This past summer I was offered a job washing dishes at a Christian summer camp. There is nothing I hate more than washing dishes, let alone dishes for 300 people, three times a day. Also I am not Christian. But, fueled by my desire to be away from home and my need for cash, I took the job without any idea what I was getting myself into. The morning I left for camp, I was anxious, to say the least. I was leaving the comforts of home and going to a place where I knew absolutely no one. I would have limited contact with friends and family for a month. And then there was the issue of my faith – or, rather, my lack of it. I calmed my nerves by telling myself that surely the teens I would be working with would be just like every other teenager I knew: socially liberal, a bit rebellious, and open-minded. I have never been more wrong. When I arrived at camp – a nice facility nestled in the Santa Cruz Mountains – I walked into my dorm to find my roommates listening to music by Christian rapper Lecrae. The girl in the bed next to me had brought three copies of the Bible, each one carefully selected for the commentary in the margins. She had two sprawled across her bed and was happily reading aloud and sharing. At orientation, I was shocked to learn that body piercings, secular music, and tank tops were forbidden. In talking to my coworkers, I learned that all of them had been homeschooled and raised in conservative Christian homes. Some were even the children of missionaries and had grown up spreading the gospel in South Africa, Honduras, and Nicaragua. Due to my upbringing in the notoriously liberal San Francisco Bay Area, the ideas and values of those I had labeled “Bible thumpers” and “Jesus freaks” were completely alien to me. I had never met a teenager who didn't support same-sex marriage. I had certainly never met any who thought holding hands with a member of the opposite sex qualified as adulterous. And I had never known anyone who thought that some guy named Methuselah actually died at the age of 969. But here I was, the strange one. I was the odd one out. And so they pegged me as a nonbeliever immediately. At first, it was rough. My coworkers, out of genuine concern for my well-being, tried to show me why Jesus was the only true path. Often I would find myself engaged in lengthy discussions regarding their faith and my disbelief, as well as spirituality and religion in a broader sense. I would share different ideas from other religions and they would recite Bible verses and detailed arguments explaining why I was wrong. It was beyond frustrating. I was alone, completely isolated by my lack of beliefs. But as the weeks wore on, I slowly warmed up to the staff, and they warmed up to me. I suppose it was only a matter of time. Far from cell service and high-speed Internet, my only option for entertainment (aside from washing dishes) was social interaction with my coworkers. At first I was reluctant to mingle for fear that I might say something that would prompt yet another long discussion. Although I didn't realize it at the time, I was gradually forgetting about our differences. I came to know the “Jesus freaks” as individuals struggling with the same things as me: school, parents, and friends. They may have believed and trusted in a God that I was not sure existed, but who was I to think any less of them for it? Christianity is something that two billion people worldwide believe in. Another billion Hindus believe in reincarnation, which is not a bad postmortem option, if you ask me. My last night, a friend and I were playing cards. It turns out we both knew the same game. And while there were a few differences, most of the rules were the same. He was quick to tell me that my version was wrong and that we should play by his rules. I replied, “Samuel, you can't assume that versions of games that are different from yours are wrong. They aren't. They are just different.” I was speaking to him, but those words were for me. It was at that moment that I understood the impact of this camp. I had learned to accept the differences of others – to truly accept them, not just tolerate them. To tolerate a behavior is to adopt a passive attitude, to be okay enough with something that it ceases to be bothersome. But to accept something is to welcome that behavior and view it without judgment because true acceptance is born from love and respect. Tolerance was me zoning out and nodding my head while I listened to yet another person tell me what Jesus had done in the Bible. But acceptance was me befriending that person and asking him how he had come to know God.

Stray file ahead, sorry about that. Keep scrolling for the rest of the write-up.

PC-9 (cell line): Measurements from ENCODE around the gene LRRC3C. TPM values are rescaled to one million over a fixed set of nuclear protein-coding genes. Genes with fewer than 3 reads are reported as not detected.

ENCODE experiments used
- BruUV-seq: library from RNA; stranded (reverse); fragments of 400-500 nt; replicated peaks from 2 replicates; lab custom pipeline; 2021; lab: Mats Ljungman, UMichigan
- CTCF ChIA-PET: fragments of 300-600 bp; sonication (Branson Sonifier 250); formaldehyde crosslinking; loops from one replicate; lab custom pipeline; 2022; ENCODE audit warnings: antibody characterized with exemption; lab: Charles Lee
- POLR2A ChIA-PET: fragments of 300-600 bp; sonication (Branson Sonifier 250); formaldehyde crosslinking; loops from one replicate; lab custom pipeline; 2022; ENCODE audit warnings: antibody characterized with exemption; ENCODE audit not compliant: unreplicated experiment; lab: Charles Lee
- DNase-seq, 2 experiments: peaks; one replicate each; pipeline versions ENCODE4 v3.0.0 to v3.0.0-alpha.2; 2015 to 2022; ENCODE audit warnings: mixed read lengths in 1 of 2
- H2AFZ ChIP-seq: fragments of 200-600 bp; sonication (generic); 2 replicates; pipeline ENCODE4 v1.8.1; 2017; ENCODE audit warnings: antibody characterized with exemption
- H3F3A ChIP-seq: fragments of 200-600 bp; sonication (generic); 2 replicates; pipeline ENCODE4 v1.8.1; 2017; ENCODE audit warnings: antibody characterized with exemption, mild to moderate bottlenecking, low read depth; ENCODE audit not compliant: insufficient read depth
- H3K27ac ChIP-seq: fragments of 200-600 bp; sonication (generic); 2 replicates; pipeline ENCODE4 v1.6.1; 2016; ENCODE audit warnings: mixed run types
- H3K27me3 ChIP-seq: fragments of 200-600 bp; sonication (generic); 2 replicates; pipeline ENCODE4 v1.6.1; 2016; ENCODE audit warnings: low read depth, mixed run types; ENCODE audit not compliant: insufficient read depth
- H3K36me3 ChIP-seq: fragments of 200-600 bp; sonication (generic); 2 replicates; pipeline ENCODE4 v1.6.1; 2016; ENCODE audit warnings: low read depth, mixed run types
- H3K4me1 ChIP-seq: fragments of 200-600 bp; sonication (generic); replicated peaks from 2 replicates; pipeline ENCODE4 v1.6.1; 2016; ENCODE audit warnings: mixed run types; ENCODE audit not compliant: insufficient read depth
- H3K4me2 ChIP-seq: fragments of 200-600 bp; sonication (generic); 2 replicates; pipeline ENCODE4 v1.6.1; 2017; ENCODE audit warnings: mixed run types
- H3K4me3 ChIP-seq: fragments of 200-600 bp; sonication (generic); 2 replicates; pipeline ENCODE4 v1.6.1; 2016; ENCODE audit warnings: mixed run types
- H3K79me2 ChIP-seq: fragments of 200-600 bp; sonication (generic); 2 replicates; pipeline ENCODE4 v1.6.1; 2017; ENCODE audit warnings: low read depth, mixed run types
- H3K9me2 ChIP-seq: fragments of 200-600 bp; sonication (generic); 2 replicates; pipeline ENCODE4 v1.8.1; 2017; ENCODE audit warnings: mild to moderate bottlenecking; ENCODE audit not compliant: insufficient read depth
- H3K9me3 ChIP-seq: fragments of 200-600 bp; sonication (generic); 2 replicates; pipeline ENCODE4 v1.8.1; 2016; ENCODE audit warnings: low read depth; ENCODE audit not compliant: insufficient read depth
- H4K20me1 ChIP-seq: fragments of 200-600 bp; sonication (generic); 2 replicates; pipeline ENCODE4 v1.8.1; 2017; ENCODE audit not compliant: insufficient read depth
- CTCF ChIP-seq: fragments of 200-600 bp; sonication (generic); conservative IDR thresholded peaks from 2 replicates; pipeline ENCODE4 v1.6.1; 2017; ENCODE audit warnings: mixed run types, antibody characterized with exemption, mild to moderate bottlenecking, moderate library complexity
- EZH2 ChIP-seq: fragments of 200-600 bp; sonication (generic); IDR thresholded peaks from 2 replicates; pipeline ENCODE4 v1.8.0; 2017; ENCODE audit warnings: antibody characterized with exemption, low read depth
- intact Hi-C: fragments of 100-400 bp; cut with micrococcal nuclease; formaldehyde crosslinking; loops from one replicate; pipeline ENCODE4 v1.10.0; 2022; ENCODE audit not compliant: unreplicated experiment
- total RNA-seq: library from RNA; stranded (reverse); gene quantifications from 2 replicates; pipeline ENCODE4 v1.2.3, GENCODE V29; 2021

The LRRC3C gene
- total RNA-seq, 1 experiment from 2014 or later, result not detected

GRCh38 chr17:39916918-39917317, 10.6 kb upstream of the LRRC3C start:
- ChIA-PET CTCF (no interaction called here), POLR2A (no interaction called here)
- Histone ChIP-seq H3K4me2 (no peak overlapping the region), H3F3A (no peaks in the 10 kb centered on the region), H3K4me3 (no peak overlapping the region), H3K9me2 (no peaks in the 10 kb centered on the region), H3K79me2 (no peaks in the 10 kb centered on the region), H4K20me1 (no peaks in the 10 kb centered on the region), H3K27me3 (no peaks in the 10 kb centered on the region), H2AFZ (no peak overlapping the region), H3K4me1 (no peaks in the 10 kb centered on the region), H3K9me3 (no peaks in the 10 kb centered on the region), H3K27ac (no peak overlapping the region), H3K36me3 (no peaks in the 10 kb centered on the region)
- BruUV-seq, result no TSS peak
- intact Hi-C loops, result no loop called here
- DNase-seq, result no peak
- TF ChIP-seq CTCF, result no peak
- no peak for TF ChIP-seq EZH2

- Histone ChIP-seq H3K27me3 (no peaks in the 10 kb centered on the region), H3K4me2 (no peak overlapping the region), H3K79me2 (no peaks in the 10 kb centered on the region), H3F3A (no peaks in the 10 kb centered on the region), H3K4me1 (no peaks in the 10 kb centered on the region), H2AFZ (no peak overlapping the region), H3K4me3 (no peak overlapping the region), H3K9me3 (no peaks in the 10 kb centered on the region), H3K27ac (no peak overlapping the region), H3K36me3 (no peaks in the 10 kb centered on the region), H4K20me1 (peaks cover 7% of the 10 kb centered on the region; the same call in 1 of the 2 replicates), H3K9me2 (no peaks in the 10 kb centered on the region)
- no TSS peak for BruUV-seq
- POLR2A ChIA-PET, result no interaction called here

This piece has been published in Teen Ink’s monthly print magazine.
This piece won the September 2014 Teen Ink Nonfiction Contest.